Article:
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IRS orders Bitcoin Exchange Kraken to Turn Over its Users’ Information

IRS orders Bitcoin Exchange Kraken to Turn Over its Users’ Information

In a major blow to the privacy and anonymity of cryptocurrency users, the Internal Revenue Service (IRS) has obtained a court order to force Kraken, one of the largest and oldest Bitcoin exchanges in the world, to hand over the personal data of its customers.

Kraken is one of the largest and most popular crypto exchanges in the US. It allows users to trade over 50 different cryptocurrencies and offers advanced features such as margin trading, futures, and staking. To report your crypto transactions on Kraken, you need to download your transaction history from the platform and calculate your gains and losses for each trade.

You can use a third-party software or service to help you with this process, or do it manually using a spreadsheet. Once you have your gains and losses calculated, you need to report them on Form 8949 and Schedule D of your tax return. You also need to check if you have any foreign account reporting obligations, such as FinCEN Form 114 or Form 8938, depending on the value of your crypto holdings on Kraken.

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The Internal Revenue Service (IRS) has issued a summons to Kraken, to provide information on its users who engaged in transactions worth $20,000 or more from 2016 to 2020. The IRS is seeking to identify and tax individuals who have not reported their income from crypto trading. Kraken has not yet responded to the summons, but it is expected to comply with the law and protect its customers’ privacy as much as possible.

The IRS treats cryptocurrencies as property, not as currency. This means that every time you buy, sell, or exchange crypto, you trigger a taxable event and have to report the capital gain or loss on your tax return. The amount of tax you owe depends on your income bracket and the holding period of the crypto. If you held the crypto for more than a year, it is considered a long-term capital gain and taxed at a lower rate than short-term capital gains, which apply to crypto held for less than a year.

Crypto taxation can be complex and confusing, especially if you have a lot of transactions or trade on multiple platforms. Here are some tips to help you stay compliant and avoid penalties from the IRS:

Keep track of your transactions and records throughout the year. Don’t wait until the last minute to gather your data and calculate your taxes.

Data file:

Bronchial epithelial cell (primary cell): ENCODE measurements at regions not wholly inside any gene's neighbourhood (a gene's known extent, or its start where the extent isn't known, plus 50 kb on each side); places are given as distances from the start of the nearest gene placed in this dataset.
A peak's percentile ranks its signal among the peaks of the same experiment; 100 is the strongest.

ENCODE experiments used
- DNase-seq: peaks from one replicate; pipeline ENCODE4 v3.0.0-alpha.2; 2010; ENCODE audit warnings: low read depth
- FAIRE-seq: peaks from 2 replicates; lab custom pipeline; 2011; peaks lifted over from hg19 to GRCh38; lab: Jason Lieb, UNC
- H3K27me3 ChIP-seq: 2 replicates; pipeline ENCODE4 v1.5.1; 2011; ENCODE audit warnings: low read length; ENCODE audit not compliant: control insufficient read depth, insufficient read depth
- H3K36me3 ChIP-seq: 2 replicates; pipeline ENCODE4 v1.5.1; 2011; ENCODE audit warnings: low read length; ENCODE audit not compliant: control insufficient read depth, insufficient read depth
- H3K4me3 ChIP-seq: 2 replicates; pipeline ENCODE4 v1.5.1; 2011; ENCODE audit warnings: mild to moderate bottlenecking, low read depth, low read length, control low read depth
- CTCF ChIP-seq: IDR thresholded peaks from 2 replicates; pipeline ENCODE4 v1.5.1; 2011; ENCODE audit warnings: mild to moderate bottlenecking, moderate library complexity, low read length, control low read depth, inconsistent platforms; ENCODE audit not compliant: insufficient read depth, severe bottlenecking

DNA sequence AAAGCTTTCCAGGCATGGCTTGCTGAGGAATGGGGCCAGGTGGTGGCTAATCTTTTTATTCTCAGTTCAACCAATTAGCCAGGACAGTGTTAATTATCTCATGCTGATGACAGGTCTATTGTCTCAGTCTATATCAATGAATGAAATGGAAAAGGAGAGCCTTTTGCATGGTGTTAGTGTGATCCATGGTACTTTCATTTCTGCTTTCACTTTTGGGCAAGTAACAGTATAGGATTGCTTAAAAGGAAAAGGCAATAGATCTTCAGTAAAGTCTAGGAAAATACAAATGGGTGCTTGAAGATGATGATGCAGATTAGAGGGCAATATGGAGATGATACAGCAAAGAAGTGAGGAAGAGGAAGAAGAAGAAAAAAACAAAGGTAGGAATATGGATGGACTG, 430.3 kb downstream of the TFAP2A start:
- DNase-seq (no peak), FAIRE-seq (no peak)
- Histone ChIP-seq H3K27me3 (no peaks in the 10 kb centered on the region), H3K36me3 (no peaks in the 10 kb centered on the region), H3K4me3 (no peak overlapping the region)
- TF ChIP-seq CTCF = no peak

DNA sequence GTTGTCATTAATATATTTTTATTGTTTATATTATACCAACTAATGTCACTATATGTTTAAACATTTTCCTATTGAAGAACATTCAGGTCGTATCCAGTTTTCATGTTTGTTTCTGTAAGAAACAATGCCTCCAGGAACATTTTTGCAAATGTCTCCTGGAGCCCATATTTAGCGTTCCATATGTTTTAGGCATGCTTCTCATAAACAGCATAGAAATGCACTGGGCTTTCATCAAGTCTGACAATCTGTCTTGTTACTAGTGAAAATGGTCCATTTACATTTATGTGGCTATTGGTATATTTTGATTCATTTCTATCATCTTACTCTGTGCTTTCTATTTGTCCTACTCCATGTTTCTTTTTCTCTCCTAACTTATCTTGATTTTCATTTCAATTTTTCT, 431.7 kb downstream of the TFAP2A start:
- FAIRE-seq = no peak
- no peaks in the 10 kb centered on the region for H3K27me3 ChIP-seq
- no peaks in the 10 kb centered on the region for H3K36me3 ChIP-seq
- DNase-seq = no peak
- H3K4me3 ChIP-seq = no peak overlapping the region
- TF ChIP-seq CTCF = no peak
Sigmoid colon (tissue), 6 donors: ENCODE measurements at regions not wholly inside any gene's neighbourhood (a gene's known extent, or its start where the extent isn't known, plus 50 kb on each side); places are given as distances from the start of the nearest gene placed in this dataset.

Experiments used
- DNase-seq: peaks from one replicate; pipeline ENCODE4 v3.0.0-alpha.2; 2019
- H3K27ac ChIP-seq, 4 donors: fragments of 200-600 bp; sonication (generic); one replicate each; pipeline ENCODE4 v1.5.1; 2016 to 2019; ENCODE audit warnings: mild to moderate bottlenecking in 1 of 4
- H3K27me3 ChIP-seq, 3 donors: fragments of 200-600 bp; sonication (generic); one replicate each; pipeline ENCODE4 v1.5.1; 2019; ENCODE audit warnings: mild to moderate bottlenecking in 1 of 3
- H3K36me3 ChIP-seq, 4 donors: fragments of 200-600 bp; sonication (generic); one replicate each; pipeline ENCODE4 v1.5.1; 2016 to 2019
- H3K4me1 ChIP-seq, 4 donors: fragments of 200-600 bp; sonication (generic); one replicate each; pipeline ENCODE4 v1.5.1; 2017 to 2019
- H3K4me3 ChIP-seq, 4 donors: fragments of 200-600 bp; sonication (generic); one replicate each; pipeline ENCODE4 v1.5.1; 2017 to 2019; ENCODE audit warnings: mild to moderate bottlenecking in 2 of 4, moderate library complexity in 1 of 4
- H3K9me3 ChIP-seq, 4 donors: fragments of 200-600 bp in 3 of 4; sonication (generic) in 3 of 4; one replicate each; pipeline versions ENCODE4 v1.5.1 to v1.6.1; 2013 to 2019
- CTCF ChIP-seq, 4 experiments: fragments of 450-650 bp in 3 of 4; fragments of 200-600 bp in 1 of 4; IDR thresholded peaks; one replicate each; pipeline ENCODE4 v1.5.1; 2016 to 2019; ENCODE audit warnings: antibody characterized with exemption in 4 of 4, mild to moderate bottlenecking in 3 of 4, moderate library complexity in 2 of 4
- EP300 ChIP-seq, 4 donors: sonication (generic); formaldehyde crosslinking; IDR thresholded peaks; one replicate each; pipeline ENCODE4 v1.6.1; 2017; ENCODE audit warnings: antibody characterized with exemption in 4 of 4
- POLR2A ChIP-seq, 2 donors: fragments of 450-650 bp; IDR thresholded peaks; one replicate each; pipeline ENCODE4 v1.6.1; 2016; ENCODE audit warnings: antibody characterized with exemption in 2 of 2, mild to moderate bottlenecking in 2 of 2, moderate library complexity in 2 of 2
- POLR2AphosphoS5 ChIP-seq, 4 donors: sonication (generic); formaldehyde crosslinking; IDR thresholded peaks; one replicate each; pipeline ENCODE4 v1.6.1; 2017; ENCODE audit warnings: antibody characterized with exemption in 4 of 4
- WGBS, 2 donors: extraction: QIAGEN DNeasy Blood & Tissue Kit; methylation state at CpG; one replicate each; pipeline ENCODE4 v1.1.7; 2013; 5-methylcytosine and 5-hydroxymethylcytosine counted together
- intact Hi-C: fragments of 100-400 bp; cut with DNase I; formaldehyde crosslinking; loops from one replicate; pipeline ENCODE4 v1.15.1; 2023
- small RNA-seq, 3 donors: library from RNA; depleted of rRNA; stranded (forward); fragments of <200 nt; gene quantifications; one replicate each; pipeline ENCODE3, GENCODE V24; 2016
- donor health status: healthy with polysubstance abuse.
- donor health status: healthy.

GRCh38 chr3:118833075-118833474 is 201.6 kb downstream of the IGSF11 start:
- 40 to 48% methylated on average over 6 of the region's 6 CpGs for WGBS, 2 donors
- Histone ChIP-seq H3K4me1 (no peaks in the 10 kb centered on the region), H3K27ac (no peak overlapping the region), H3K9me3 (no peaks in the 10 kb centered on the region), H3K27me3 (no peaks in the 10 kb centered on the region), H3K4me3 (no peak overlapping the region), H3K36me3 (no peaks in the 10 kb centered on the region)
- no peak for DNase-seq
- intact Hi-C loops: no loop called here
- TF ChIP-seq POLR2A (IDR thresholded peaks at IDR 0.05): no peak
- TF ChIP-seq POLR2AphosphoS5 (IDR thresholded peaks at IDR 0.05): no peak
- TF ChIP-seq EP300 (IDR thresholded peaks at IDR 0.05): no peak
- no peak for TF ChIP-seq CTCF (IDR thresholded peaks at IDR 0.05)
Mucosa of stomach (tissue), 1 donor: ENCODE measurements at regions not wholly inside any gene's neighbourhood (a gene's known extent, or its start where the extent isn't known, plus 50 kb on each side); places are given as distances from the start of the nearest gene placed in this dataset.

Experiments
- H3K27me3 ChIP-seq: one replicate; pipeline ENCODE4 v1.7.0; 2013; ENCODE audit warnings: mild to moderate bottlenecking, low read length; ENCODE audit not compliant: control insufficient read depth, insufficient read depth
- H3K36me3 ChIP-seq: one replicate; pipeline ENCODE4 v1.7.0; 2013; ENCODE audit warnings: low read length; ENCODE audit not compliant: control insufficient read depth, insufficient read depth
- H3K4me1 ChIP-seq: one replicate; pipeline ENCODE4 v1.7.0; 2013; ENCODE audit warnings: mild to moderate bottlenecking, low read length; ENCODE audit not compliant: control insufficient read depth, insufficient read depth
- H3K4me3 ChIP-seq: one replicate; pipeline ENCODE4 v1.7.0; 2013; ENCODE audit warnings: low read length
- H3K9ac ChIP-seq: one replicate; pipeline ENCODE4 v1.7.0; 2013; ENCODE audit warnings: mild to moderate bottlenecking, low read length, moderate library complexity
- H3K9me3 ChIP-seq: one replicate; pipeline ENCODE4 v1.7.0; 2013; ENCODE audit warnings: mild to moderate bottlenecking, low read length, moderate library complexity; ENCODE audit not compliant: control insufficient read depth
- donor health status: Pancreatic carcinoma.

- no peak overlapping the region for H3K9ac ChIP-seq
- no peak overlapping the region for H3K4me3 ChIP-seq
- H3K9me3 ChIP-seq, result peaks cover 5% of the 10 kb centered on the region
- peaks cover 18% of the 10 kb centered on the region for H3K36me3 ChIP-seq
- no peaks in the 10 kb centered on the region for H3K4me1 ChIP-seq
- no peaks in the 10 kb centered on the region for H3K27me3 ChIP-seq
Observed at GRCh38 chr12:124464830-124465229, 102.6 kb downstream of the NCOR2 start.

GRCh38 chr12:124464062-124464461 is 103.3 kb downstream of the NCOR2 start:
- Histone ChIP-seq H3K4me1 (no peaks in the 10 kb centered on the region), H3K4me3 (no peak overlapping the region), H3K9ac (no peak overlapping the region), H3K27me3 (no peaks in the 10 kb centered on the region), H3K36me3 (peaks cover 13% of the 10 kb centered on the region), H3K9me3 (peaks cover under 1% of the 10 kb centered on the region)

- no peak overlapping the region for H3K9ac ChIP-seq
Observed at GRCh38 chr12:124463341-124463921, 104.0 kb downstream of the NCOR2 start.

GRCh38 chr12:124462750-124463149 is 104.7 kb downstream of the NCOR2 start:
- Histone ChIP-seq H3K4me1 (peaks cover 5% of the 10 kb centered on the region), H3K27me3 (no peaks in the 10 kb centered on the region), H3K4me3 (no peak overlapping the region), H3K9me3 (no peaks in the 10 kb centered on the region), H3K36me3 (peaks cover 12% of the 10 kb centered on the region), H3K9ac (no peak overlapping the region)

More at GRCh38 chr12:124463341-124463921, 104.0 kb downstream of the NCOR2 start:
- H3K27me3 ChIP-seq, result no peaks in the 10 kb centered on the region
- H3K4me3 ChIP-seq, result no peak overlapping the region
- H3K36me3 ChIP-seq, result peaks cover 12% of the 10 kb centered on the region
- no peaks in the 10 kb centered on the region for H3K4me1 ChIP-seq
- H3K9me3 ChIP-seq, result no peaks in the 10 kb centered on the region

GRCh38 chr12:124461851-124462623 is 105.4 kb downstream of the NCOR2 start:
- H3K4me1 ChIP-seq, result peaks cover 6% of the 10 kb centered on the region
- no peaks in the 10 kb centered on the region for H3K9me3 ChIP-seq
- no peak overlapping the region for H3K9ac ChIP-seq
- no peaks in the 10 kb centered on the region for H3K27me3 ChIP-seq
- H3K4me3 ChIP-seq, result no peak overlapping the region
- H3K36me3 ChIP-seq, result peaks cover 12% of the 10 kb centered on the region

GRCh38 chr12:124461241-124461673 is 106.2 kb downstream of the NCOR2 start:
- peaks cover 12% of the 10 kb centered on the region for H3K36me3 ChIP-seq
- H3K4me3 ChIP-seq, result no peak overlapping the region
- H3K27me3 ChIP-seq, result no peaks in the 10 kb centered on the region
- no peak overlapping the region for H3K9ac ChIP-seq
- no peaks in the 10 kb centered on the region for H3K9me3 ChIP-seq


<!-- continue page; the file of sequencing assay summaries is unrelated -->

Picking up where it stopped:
Use a reliable and secure software or service to help you with your crypto tax reporting. Make sure it supports Kraken and other platforms you use, and that it can handle different types of transactions, such as margin trading, staking, or airdrops.

Review your transactions and reports carefully before filing. Make sure they are accurate and complete, and that they match the information on your Kraken account.

File your tax return on time and pay any taxes due. The deadline for filing your 2023 tax return is April 15, 2024, unless you request an extension. If you owe taxes, you can pay online or by mail using various payment options offered by the IRS.

The summons requires Kraken to provide the IRS with the name, address, phone number, email address, taxpayer identification number, account statements, and transaction histories of its users who meet the criteria. The IRS claims that this information is necessary to identify and correct the underreporting of income and payment of taxes from cryptocurrency transactions, which it estimates to be in the billions of dollars.

However, many cryptocurrency advocates and experts have criticized the IRS’s move as an invasion of privacy and a violation of the Fourth Amendment, which protects against unreasonable searches and seizures.

They argue that the IRS is casting too wide a net and requesting more information than it needs to enforce tax compliance. They also point out that cryptocurrency users have legitimate reasons to value their privacy and anonymity, such as avoiding censorship, discrimination, or persecution.

Kraken has not yet commented on the court order or indicated whether it will comply or challenge it. However, in the past, Kraken has been vocal about its commitment to protecting its users’ rights and interests.

In 2016, Kraken refused to comply with a similar request from the New York Attorney General’s office, which sought information on its operations and customers as part of an investigation into cryptocurrency exchanges. Kraken’s CEO Jesse Powell said at the time that the request was “insulting” and “unconstitutional”.

It remains to be seen how this legal battle will unfold and what implications it will have for the future of cryptocurrency and its users. For now, many Kraken customers are likely feeling anxious and betrayed by the IRS’s attempt to access their personal information.

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